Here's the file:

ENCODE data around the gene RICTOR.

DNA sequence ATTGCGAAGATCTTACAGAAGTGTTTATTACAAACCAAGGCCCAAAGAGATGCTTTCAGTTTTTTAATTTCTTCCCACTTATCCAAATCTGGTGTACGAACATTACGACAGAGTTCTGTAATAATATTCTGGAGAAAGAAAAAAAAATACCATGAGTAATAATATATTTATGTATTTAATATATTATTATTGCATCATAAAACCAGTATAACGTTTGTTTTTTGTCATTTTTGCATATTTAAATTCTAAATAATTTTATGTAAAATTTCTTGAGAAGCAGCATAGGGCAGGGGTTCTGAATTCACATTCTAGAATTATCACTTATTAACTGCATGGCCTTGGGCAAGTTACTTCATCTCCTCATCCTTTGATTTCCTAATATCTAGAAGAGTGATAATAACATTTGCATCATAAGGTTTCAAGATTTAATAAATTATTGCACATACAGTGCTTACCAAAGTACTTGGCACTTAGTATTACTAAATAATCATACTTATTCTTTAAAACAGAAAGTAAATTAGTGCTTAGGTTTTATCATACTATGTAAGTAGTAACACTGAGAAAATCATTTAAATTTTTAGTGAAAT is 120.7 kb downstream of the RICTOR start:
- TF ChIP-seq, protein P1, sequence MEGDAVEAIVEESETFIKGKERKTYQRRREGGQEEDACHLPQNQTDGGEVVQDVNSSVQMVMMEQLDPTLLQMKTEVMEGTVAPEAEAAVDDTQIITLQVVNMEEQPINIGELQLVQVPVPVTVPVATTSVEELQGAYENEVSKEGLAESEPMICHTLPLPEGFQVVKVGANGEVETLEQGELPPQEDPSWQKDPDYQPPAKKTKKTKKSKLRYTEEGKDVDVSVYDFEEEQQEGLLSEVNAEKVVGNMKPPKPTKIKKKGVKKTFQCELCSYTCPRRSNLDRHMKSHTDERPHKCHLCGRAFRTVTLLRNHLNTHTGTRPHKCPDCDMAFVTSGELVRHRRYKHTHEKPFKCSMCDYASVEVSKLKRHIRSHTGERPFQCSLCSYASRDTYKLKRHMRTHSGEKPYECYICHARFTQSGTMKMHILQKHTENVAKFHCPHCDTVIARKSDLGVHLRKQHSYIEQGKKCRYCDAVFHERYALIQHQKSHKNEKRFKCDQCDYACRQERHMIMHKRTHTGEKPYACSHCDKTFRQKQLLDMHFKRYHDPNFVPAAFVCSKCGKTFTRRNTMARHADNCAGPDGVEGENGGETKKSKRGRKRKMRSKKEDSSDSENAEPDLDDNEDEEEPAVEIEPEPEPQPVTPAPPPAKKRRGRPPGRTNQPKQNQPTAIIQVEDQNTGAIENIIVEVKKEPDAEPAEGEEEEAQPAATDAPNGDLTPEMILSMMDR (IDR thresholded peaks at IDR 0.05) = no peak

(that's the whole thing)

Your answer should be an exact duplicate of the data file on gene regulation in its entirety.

ENCODE data around the gene RICTOR.

DNA sequence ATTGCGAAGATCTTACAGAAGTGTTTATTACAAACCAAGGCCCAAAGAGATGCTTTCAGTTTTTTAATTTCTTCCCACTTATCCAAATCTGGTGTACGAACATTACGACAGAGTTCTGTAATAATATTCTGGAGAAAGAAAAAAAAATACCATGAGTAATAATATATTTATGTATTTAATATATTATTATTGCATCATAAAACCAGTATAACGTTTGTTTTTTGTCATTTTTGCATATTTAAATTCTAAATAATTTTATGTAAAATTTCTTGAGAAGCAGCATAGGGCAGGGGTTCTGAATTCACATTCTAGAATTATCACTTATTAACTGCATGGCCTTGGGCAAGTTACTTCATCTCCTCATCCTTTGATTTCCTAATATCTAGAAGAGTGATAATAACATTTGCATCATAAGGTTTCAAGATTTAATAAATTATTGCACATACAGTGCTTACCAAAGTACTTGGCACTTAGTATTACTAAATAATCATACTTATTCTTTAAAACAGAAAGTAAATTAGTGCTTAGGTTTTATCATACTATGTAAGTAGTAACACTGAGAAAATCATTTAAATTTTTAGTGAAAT is 120.7 kb downstream of the RICTOR start:
- TF ChIP-seq, protein P1, sequence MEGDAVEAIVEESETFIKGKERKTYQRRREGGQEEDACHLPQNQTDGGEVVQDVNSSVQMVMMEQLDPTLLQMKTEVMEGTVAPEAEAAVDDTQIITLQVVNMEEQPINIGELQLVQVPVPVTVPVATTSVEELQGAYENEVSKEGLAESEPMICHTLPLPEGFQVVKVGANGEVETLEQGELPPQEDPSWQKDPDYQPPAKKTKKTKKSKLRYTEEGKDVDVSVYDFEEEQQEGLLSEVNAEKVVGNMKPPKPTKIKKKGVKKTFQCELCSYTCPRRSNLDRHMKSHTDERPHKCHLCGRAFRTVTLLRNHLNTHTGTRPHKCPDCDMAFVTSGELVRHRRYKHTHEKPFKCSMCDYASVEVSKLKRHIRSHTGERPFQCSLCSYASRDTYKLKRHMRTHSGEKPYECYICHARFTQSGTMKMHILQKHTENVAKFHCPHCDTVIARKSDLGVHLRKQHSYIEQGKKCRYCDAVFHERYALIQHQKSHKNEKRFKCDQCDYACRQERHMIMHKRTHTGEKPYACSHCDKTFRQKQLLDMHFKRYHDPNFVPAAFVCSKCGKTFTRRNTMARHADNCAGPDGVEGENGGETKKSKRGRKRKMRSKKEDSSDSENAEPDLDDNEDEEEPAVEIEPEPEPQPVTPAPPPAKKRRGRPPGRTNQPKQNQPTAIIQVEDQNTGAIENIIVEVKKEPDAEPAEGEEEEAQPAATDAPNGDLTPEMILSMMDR (IDR thresholded peaks at IDR 0.05) = no peak